This one is also part of that amazing course I was talking about, I really recommend anyone who wants to be a children’s book professional illustrator to take the courses offered by Make Art that Sells, they have changed my life. I would say it was because of what I learned there that I was able to get representation by my agent.

How many books have you illustrated?

So far, I have illustrated one series of educational books for children that are to be used in a classroom setting. I am also currently in the beginning stages of a second project, which I am very excited about, but not sure how much about it I am allowed to discuss.

How did you connect with Nicole at the Tugeau2 Agency. How long have you been with her?

T2 was a top three agency with whom I wanted to work with. When I felt ready, I sent out emails to my top choices. Nicole responded right away. At the time I wasn’t ready to be represented by T2, but she came to me with advice on what to do to make my portfolio more marketable. After loading up my portfolio with more work, like the Make Art That Sells pieces among others, I contacted her again, and she was ready to sign me as an illustrator.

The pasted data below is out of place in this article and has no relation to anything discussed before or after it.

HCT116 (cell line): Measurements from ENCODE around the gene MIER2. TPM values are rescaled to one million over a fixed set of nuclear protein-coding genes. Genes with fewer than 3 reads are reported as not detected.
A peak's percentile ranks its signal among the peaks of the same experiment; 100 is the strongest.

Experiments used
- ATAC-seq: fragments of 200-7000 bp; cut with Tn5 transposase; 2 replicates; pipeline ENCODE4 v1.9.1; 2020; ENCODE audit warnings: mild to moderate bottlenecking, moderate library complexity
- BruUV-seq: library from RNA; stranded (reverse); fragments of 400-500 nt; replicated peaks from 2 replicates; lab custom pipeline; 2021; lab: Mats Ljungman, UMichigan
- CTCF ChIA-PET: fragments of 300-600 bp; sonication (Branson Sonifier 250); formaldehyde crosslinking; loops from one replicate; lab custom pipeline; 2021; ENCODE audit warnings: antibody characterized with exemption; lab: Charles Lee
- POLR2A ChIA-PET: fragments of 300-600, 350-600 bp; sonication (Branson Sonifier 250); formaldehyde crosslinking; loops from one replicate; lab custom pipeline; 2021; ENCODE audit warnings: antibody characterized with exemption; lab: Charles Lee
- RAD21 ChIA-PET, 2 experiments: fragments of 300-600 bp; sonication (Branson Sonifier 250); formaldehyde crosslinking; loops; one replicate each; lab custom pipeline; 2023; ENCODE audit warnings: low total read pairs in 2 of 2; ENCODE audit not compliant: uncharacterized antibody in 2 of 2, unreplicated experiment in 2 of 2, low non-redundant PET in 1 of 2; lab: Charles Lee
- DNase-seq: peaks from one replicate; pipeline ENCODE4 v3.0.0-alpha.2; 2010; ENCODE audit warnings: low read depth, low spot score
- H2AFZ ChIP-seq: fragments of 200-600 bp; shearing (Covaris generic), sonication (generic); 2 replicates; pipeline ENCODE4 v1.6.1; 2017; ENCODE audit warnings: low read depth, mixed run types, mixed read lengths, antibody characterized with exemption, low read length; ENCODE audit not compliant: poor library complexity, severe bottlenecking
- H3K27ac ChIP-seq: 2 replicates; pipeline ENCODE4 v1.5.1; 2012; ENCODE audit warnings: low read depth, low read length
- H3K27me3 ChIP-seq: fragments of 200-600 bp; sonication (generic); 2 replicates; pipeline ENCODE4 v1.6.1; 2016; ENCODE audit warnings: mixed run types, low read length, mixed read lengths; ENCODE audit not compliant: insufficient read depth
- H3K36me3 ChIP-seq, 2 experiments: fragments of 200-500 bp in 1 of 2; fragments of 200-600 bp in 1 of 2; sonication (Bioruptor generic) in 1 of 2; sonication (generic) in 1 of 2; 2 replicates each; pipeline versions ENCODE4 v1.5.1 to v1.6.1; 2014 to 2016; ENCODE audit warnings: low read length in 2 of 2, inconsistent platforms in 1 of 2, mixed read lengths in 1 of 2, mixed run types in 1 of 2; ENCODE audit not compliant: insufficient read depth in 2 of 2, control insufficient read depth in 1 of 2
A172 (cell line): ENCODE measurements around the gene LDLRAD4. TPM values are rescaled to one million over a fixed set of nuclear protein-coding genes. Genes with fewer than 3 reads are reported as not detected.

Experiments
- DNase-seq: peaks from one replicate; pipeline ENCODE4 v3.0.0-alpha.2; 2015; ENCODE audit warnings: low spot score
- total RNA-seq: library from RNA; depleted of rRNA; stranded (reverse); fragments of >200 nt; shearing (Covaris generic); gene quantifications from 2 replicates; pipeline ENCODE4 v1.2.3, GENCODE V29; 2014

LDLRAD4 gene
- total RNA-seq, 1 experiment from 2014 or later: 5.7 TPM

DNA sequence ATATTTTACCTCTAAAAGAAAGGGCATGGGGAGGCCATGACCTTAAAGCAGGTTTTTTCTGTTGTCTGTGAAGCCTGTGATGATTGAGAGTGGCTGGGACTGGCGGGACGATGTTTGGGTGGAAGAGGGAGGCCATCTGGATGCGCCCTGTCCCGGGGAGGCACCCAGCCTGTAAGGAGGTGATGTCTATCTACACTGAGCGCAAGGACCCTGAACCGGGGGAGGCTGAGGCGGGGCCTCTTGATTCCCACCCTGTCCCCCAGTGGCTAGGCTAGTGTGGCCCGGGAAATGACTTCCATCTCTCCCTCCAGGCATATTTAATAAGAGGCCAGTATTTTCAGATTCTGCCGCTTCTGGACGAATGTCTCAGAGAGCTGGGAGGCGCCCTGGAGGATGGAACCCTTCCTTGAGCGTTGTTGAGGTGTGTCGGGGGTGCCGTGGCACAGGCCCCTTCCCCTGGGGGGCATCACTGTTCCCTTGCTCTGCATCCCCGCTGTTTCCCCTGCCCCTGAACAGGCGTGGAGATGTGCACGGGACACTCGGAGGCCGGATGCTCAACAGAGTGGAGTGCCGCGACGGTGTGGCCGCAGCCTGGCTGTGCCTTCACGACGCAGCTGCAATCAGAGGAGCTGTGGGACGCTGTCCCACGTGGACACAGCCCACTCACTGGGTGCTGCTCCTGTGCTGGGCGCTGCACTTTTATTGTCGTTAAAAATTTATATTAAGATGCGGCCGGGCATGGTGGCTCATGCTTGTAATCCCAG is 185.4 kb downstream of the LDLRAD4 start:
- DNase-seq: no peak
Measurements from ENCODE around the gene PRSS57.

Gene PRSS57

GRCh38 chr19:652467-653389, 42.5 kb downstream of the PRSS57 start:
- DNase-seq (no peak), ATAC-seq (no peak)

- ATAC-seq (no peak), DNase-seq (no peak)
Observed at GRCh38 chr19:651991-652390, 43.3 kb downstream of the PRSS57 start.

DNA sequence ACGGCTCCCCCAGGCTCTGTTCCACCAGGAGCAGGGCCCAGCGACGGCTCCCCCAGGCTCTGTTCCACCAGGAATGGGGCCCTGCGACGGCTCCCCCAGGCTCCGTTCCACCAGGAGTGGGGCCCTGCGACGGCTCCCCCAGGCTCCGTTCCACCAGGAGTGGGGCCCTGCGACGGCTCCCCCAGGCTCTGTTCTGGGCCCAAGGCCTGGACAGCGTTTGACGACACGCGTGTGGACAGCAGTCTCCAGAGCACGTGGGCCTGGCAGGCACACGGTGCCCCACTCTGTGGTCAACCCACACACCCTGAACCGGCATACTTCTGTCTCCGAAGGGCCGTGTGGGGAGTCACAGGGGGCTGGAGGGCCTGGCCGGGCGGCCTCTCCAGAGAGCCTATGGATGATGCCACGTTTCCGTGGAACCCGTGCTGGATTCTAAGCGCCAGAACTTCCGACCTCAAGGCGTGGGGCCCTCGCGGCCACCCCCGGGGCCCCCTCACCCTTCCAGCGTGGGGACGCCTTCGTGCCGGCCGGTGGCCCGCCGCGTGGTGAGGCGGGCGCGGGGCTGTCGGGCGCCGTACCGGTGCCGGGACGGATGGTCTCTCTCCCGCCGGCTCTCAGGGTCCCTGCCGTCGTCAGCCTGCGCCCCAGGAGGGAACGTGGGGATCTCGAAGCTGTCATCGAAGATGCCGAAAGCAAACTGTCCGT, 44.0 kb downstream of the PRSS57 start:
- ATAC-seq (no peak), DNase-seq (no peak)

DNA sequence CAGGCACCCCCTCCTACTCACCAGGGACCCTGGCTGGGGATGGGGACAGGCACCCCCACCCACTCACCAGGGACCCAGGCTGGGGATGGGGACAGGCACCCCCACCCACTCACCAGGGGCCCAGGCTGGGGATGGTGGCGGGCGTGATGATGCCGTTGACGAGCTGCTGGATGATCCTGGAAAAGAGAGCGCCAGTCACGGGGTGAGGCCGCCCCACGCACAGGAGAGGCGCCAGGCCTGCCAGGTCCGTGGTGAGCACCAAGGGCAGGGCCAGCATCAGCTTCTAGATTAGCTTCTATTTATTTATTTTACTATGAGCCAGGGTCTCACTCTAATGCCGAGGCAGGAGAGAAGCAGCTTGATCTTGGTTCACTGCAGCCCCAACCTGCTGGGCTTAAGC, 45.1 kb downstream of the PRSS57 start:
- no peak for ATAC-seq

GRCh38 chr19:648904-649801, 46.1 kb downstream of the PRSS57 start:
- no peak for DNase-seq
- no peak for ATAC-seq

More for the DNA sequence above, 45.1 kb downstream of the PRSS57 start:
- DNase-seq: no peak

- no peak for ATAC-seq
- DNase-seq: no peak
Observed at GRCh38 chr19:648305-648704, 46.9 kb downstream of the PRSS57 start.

Do you still work on your portfolio?

I am always working on my portfolio. I want it to be a representation of what my current style is, and where I am as a person and an artist. I am constantly adding new work, so keep checking in to see updates!

What do you feel helped develop your style?

I paid attention to how I felt while trying new things. The more I practice, the more I know what makes me feel good. So I decided to do that: what makes me happy while creating art.

Have you illustrated anything for children’s magazines?

Not yet, but I am always open to it.

Is working with a self-published author to illustrate their book something you would consider?

Absolutely, for the right project.

I know you will have many successes in your future, but what do you think is your biggest success so far?

That is very kind, and I hope so. My biggest success is being able to my days with my child and work on what makes me passionate every day.

What is your favorite medium to use?

I would say gauche is my favorite medium at the moment.

Has that changed over time?

The medium that I am exploring with changes regularly. I recently went through a watercolor stage as well.